Originally published 19 September 2017 by Lindsey Pollak

Note to readers: This is the sixth post in my new series based on questions I frequently hear about managing millennials — those ongoing management challenges that can really make or break workplace relationships.

Each month I’ll tackle a question and provide some advice for managers and millennials (and, of course, millennial managers). I hope the advice I share is helpful for all generations.

Have a question you’ve been dying to ask? Send me an email and I will try to cover it in a future edition!

While it’s been relatively common over the years for a young professional to ask me how to best approach and benefit from a mentor, recently I’ve been receiving more questions from the mentors themselves. Specifically, they’ve been asking, “Why isn’t my millennial mentee reaching out?”

This question surprised me the first time it was asked. Why wouldn’t a junior person do everything he or she could to engage with a leader who expressed interest in being a mentor?

When I myself have been in the “mentee” position, I’ve always tried to follow the wise advice of Levo League’s Tiffany Dufu, who says:

“A good mentee runs through doors a mentor opens.”

After all, there’s no question that a strong mentor can provide an invaluable career boost, whether you’re a mentee in a formal program or you’ve made a personal contact on your own.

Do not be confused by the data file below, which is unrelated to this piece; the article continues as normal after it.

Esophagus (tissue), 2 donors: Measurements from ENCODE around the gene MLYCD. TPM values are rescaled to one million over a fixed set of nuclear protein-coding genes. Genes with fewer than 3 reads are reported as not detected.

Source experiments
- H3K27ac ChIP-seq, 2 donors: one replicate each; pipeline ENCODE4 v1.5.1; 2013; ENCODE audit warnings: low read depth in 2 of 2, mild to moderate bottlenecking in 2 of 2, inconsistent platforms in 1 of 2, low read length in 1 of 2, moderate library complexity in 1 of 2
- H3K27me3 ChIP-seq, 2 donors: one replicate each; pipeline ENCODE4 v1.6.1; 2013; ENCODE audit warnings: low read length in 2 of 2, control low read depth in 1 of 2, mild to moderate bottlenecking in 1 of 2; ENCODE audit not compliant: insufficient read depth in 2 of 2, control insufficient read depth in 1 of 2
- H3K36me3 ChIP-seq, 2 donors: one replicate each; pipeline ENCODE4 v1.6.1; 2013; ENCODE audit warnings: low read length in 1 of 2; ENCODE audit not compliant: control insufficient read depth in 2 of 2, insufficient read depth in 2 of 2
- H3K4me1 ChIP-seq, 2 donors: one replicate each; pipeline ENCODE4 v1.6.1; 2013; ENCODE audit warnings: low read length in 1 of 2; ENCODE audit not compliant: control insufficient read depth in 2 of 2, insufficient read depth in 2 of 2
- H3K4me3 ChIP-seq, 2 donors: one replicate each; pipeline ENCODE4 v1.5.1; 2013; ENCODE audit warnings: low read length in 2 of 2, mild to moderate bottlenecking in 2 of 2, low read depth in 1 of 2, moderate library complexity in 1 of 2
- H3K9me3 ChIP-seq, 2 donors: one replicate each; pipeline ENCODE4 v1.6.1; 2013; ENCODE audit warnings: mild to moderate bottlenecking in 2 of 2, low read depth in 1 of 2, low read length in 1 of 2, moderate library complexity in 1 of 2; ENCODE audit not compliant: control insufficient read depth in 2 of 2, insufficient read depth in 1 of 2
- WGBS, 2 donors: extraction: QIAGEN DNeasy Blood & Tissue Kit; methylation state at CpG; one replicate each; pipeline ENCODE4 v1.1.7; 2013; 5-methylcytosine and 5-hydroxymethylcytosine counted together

But the reality many mentors have been reporting is that often millennial mentees are more apt to tiptoe than jump into the relationship. And it struck me that young professionals are generally not taught how to be good mentees. Thankfully, a few of my clients have been ahead of the curve and invited me to develop “Mentee Training” to help address this issue.

Here are some suggestions from my new program to help mentees get into the groove of the mentee relationship and ways that mentors can smooth the path as well.

Advice for Millennial Mentees

We often assume that the heavy lifting is being done by the mentor, but I advocate that the mentee should set the scene for a productive relationship. Consider it a form of managing up. Here are some ways you can ease the responsibility for your mentor:

  1. Handle all the logistical elements.

Make it easy for your mentor to participate by initiating the meeting or call, sending a calendar invite and creating an agenda or sending questions so he or she can prepare for the topics you hope to cover.

2. Don’t be afraid to be persistent.

Sometimes it might seem as if mentors are too busy if they don’t respond right away, but it’s more likely they just need a little nudge. If they agreed to be a mentor, you can expect they are committed. Help make it easy for your mentor to say yes by offering several choices of times to connect and always remind them that you understand if they are in a busy period.

3. Demonstrate your enthusiasm.

Mentors want to feel that they are being heard so make sure you are actively participating in the meeting by taking notes and asking questions. Then keep your mentor apprised of how you are using the advice they’ve offered with quick follow-up updates.

4. Help them help you.

Your mentor can’t read your mind, so be specific about the career development and networking advice or connections you are seeking. If there are specific areas where your mentor excels, mention that you’d like some pointers in that skill.

5. Remember that mentoring is a mutually beneficial relationship.